We know that the National Hockey League and its Players Association need to get together to discuss what will come of the 2020-21 season and what the set-up of that campaign will look like. However, there might be some much added tension to that meeting since it was revealed by Renaud Lavoie of TVA Sports that the league is hoping to get the players’ salary reduced, especially if the campaign is shortened. Here is how Lavoie explained it a week ago, translated from French:
“In the collective bargaining agreement, it is written that the players will cash in 72% of their salary once the 2021 season gets underway. But what if the season is shorter than the usual 82 games? The NHL wants to go on a proportion basis. I think it’s logical. However, according to the NHLPA, the agreement the players signed with the NHL does not mention the proportion salary option, but rather that players will earn 72% of their total salary as long as one single game gets played.”
Lavoie’s words came to the ears of Vancouver Canucks forward Antoine Roussel, who then spoke on TVA Sports, to say that he’s spoken with other players and that if the NHL wants to force the proportion basis salary, it will be a major breaking point in upcoming negotiations for the 2020-21 season. Here is how Roussel reacted, translated from French:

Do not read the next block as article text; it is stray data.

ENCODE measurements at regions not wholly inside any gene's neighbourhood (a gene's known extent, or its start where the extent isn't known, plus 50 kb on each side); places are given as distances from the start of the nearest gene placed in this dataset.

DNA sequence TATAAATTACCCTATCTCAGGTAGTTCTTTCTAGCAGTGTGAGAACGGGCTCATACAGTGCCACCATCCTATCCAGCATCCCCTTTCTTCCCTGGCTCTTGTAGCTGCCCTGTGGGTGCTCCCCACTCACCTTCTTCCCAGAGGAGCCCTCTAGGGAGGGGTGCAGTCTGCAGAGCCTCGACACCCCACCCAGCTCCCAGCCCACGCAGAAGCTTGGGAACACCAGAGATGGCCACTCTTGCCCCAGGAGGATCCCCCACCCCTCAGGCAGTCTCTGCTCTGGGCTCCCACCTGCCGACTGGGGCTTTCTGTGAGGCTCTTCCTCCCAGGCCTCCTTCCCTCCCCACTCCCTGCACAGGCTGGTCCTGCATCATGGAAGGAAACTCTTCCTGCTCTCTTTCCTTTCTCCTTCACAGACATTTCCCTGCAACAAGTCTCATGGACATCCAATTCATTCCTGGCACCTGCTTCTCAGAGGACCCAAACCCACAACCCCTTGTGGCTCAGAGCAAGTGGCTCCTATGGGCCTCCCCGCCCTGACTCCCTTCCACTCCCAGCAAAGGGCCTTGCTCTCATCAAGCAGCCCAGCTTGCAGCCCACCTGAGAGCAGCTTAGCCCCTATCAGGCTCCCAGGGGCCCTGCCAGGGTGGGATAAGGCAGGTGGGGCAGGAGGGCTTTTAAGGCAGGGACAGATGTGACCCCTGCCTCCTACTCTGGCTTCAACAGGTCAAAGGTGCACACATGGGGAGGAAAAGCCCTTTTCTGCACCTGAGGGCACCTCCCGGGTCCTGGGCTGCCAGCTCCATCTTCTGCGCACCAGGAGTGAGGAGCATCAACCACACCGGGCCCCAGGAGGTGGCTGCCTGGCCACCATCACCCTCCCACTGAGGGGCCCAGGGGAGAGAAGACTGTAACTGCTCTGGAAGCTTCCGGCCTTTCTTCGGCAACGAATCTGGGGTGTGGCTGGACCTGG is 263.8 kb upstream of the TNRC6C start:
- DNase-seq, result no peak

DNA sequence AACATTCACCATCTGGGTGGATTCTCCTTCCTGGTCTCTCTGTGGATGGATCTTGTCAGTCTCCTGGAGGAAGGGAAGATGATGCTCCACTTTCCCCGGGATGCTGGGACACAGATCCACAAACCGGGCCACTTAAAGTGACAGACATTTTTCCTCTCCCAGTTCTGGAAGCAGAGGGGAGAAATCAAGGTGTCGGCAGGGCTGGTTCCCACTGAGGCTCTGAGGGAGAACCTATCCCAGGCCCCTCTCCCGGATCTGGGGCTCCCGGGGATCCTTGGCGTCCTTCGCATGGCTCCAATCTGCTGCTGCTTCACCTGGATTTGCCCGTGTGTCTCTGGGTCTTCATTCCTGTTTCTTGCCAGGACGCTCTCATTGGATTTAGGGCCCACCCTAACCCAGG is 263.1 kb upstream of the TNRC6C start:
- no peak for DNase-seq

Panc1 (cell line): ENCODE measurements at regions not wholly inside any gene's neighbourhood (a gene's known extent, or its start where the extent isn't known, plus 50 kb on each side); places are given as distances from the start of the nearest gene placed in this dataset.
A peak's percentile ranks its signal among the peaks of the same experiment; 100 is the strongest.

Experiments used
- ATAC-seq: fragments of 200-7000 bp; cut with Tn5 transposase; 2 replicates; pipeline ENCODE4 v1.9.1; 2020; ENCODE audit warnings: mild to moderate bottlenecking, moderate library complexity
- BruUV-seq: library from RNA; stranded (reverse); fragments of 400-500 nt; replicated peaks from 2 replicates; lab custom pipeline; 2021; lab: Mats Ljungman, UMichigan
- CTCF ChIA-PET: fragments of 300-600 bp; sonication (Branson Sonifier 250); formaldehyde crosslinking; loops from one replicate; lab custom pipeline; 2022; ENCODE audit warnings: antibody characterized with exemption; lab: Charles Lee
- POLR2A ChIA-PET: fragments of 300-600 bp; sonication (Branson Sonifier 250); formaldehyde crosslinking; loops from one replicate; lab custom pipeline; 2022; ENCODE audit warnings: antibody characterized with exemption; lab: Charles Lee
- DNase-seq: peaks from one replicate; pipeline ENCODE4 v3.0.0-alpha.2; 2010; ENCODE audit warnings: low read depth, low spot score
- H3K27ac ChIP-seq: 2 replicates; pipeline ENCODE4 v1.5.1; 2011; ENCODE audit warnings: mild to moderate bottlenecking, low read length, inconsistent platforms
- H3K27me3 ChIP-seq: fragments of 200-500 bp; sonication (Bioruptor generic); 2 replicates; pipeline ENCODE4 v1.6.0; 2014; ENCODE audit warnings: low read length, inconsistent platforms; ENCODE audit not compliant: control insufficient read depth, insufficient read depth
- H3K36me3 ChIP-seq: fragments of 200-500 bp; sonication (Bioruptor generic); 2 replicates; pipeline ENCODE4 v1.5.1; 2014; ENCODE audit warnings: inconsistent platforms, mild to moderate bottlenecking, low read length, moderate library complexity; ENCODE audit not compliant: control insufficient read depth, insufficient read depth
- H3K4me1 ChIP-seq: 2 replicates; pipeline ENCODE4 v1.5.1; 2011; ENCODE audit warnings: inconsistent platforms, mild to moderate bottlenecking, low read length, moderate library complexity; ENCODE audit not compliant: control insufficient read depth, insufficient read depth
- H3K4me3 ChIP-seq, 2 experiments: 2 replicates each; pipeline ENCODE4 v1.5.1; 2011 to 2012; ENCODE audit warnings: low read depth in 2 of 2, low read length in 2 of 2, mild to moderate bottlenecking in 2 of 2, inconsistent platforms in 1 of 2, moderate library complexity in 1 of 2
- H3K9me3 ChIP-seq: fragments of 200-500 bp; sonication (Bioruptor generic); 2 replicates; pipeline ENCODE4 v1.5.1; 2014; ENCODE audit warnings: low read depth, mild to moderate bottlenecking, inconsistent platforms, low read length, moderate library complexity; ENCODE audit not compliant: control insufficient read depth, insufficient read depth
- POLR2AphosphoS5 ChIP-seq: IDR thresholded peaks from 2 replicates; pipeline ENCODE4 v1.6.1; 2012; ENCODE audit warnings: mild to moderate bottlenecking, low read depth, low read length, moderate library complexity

“We never signed an agreement talking about pro-rata. What we signed was an agreement that guaranteed our salary for the entire season. We have already agreed to pay cuts of 20% ... I guarantee you that I did not give my consent to a pro-rata agreement.
“We agreed to go Edmonton in the summer and we made sure that the NHL didn't lose a lot of money (due to the pandemic). Obviously, the players want to play as early as possible. To be unable to play, that would be the worst scenario.”
However, Roussel is adamant that players will not agree to a pro-rata salary agreement if the NHL pushes for it. He adds that it would mean a tipping point between both sides during negotiations.
"It's undeniable. It would be a huge breaking point. We negotiated heartily and fairly with everyone. If the NHL comes to us with a pro-rata approach, it would be like lying to us. And I think all NHL players agree on that point.”
When you think there is some good and some hope, then there is more bad and ugly…